Guangzhou -- 28 August 2019.
A mini cycling boom in Guangzhou in 2017 instigated by dockless bike sharing systems that first appeared in mid-2016 fizzled out in 2018 when Guangzhou introduced a ban on new bike sharing bikes, drastically curtailing the appeal of the dockless systems. The large influx of new cyclists were also deterred by the lack of any on-road measures to support cyclists. In 2019 with the recent introduction of thousands of new bikes as part of two new systems led by conglomerates Alibaba (Haluo) and Meituan (Qingji), bike sharing usage has partially recovered, though has been overtaken by e-bike usage which now accounts for more than half of all cycling trips at the survey locations. E-bikes, though formally banned in Guangzhou, are being increasingly allowed to operate and accounted for more than half of cycling trips at the survey locations.
The surge in usage of bike sharing as new bikes became available in 2016-2017, and the surge in usage of e-bikes in 2018-2019 as restrictions are relaxed reveals a signficant suppressed demand for short distance bike trips which could potentially be tapped by pro-cycling policies.
The growth in bike sharing and e-bikes since 2016 has corresponded to a precipitous decline in the use of 'regular bikes', defined as non-ebike and non-bike sharing bicycles, suggesting that a large portion of regular bike users may have shifted initially to bike sharing (in 2017) and then to e-bikes (2018-2019).
Dockless bike sharing, introduced in Guangzhou in July 2016, led to a doubling in cycling in a year, and provided an opportunity for the city to introduce policy and infrastructure measures to support the sudden influx of new cyclists. The city instead focused on bike sharing restrictions, banning new bike sharing bikes in August 2017 and only lifting the ban with the introduction of the two new systems in mid-2019. As a result, the sudden reversal of years of gradual decline in cycling in Guangzhou brought on by Mobike and other dockless bike sharing systems in 2017 was just as rapidly rolled back.
Mobike and the other main dockless bike sharing systems in 2017 rapidly supplanted the traditional bike sharing system based on docks and stations, and by August 2017 accounted for more than half of all peak hour cycling trips along the BRT corridor at the two survey locations of Huajing Xincheng and Tangxia. But by August 2018 bike sharing acccounted for only a quarter of all cycling trips at Tangxia. At Haujing Xincheng the number of bike trips fell five-fold, from 3,211 per hour in August 2017 to only 605 per hour in August 2018. By early 2019 following a major industry shakeout and consolidation, only Mobike were still operating the dockless systems.
The counts in 2018 revealed the first large increases in e-bikes, as the enforcement of earlier bans on e-bikes has been relaxed. E-bikes accounted for 30% of the cycling trips at Huajing Xincheng and 62% of the bikes trips in Tangxia, from near zero in previous years. In 2019 e-bikes had further increased in both numbers and as a proportion of cycling trips, accounting for half (51%) of all trips at Huajing Xincheng and two-thirds (66%) of cycling trips at Tangxia.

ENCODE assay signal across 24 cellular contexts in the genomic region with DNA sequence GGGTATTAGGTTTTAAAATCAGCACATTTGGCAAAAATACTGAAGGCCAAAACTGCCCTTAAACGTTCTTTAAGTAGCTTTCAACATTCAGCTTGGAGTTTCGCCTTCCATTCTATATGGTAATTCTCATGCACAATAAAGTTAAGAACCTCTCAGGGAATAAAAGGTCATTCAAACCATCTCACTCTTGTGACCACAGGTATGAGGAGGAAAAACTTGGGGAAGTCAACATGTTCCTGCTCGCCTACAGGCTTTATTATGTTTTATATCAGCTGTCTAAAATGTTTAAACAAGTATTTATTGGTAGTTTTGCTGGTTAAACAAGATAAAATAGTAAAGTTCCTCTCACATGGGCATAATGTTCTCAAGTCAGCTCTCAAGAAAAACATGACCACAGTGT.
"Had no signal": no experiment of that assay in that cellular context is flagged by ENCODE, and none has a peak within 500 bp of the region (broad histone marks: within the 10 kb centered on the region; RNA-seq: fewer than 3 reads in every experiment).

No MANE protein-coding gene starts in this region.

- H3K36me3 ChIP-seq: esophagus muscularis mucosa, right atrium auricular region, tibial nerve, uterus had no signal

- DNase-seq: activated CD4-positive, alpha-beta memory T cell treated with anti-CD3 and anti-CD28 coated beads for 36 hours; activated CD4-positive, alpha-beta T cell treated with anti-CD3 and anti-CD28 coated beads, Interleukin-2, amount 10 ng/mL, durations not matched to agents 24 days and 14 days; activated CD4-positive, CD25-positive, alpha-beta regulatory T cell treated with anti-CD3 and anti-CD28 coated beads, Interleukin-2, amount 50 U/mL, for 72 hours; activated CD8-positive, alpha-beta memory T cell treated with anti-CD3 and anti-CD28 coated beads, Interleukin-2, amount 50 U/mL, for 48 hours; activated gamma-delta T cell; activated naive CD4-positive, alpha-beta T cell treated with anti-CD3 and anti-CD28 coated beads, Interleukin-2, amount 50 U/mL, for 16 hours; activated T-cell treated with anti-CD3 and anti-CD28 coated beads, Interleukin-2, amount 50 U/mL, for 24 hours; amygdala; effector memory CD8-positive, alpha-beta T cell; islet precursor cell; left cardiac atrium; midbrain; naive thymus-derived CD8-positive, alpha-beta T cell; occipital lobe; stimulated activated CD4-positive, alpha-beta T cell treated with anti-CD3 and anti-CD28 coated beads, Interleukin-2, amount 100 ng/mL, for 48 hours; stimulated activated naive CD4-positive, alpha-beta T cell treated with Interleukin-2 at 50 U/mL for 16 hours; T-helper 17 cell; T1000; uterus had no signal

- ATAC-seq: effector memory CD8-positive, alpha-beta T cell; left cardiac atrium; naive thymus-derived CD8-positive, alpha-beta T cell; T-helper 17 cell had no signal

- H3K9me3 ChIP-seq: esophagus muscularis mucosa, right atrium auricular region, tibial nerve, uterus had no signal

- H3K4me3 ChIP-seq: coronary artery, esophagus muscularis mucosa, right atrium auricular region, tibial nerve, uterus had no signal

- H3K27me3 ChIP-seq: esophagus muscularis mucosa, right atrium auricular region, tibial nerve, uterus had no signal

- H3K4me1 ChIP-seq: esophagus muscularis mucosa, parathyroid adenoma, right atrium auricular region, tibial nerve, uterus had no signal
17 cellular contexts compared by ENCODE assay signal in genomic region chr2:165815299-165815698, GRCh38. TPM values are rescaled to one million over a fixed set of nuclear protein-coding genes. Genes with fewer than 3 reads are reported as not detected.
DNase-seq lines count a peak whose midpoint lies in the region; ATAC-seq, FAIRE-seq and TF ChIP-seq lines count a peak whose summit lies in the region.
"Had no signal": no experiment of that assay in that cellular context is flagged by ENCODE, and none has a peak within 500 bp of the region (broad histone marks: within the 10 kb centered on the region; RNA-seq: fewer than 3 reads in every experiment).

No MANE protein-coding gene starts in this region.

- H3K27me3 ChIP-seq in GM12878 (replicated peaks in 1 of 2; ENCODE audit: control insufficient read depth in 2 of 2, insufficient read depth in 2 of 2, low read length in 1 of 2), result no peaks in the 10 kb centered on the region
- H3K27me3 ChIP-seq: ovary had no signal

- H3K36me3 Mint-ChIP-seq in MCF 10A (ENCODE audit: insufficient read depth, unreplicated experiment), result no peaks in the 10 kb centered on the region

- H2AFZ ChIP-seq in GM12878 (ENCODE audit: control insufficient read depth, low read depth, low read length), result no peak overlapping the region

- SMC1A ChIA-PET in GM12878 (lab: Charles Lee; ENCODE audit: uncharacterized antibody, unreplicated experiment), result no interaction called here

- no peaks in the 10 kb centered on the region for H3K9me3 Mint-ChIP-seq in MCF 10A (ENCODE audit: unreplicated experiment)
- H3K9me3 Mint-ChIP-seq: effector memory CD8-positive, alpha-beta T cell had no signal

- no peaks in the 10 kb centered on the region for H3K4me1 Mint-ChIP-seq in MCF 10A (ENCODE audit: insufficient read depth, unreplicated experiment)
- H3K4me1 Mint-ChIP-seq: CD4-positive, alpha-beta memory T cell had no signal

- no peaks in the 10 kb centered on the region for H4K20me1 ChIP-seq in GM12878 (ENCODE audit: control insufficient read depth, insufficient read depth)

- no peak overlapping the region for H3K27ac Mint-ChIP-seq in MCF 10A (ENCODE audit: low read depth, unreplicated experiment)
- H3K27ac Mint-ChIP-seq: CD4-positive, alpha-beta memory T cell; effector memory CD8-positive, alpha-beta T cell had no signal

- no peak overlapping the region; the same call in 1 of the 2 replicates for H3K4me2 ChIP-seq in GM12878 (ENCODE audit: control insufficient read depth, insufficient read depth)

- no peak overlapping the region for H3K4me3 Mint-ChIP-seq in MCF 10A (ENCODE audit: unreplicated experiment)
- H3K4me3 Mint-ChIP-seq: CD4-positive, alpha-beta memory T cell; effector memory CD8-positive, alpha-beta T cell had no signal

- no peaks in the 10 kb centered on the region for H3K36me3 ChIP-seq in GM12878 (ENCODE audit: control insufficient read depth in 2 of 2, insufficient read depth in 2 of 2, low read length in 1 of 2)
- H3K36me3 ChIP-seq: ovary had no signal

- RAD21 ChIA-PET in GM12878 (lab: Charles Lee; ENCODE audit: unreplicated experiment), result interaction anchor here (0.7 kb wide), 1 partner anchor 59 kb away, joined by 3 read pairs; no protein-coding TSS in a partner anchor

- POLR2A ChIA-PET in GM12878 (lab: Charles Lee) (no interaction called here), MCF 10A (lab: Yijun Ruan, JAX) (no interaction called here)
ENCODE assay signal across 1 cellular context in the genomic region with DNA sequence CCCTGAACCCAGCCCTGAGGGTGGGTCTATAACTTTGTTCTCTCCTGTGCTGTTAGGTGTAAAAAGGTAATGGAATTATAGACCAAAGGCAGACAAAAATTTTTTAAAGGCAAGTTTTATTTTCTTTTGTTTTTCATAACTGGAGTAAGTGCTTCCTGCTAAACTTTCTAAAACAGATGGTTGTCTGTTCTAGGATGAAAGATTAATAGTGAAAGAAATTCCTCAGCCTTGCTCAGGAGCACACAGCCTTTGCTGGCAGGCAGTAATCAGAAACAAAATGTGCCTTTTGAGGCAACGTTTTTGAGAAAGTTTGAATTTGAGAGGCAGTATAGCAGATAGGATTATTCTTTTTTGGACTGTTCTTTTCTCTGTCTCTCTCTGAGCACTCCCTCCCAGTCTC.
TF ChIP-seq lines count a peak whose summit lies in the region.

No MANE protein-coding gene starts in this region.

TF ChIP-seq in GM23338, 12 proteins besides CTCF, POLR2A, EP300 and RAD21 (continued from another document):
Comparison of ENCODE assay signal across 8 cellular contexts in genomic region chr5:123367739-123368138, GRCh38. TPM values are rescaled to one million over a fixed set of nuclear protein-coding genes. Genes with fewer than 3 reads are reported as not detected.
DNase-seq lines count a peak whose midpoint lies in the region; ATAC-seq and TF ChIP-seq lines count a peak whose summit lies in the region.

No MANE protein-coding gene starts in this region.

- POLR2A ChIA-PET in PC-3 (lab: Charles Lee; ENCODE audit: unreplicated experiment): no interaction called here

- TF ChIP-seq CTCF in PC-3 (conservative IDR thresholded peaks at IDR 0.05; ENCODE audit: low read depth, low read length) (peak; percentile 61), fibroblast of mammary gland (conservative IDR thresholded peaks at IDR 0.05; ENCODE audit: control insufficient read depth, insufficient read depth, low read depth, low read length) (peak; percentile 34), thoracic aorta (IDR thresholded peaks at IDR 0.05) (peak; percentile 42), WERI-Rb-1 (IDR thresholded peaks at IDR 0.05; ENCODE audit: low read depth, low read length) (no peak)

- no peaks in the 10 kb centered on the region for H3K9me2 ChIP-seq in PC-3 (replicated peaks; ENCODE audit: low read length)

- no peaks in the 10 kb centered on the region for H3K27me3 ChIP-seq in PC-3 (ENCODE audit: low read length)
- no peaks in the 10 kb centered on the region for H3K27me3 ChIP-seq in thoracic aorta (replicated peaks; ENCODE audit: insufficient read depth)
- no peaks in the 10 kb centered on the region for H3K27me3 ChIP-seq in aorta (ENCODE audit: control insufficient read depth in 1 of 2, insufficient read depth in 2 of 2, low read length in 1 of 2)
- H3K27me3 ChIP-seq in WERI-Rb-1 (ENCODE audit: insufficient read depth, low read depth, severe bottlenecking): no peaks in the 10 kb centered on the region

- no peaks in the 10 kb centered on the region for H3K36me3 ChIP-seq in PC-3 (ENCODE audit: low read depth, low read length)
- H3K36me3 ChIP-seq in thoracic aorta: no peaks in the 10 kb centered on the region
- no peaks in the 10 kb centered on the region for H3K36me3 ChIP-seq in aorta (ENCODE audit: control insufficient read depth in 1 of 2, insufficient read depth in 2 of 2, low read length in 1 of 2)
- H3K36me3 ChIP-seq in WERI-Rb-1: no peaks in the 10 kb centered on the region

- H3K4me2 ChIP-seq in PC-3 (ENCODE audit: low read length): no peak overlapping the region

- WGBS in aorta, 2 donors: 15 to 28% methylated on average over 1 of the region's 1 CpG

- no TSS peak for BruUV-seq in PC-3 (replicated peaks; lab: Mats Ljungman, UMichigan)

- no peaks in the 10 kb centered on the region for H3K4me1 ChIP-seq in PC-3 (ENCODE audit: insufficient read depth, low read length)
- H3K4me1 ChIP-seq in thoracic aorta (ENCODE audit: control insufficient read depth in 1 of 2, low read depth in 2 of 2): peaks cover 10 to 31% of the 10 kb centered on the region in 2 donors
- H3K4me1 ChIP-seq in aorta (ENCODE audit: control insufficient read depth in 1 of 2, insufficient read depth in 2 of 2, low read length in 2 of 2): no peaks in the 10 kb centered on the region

E-bikes present a challenge that Guangzhou shows no sign of having grappled with, namely: while it is generally a bad idea to force bicycles to mix with pedestrians on walkways, it is even worse to force e-bikes to mix with pedestrians on walkways given their higher speed and mass. Yet the current approach in Guangzhou seems to be that e-bikes are tolerated, but only while they operate on the walkway, conflicting with pedestrians rather than moving in mixed traffic lanes on the roadway. In practice, e-bikes often use the roadway anyway, but approaches to e-bikes should be clarified and e-bikes should be allowed and required to operate on the roadway with mixed traffic rather than on the walkway with pedestrians.
Bike sharing has partially rebounded with the introduction of Haluo and Qingji, with bikes seen here parked at Tangxia BRT station.
Far East Mobility every year carries out counts of bikes passing two points along the BRT corridor, in the morning from 8:18-9:18AM near the Huajing Xincheng BRT station, and in the evening from 5:05-6:35PM near the Tangxia BRT station. Both counts are on the north side of the road and cover bikes going in both directions along the BRT corridor. The counts were held at exactly the same time and location as counts done in August 2014, August 2017 and August 2018, for comparative purposes.
The results indicated a major jump in cycling in 2017, with the new dockless bike sharing systems producing a large overall increase in cycling numbers. The traditional dock-based bike sharing system, first introduced in 2010, was by 2017 abandoned by users, despite being free for the first hour, and by August 2018 has been completely removed.
The fairly sharp changes in bike usage, especially as e-bikes are increasingly allowed and new bike sharing bikes are introduced, show that it is not too late for Guangzhou to reverse course and provide the policy and infrastructure support needed to encourage more cycling, led by dockless bike share and e-bike usage. Local authorities and road designers have an opportunity to provide much better bike facilities in the form of continuous bike lanes, bike-friendly intersection design and operation, improved greenway networks, and reduced conflicts between bikes and buses at bus stops. The doubling of cycling trips in Guangzhou between 2016 and 2017 shows pent up demand for short trips by bike.
Typical scenes throughout Guangzhou in 2017, when bike sharing bike usage peaked.
Location of counts carried out in August 2014, August 2017, August 2018 and August 2019.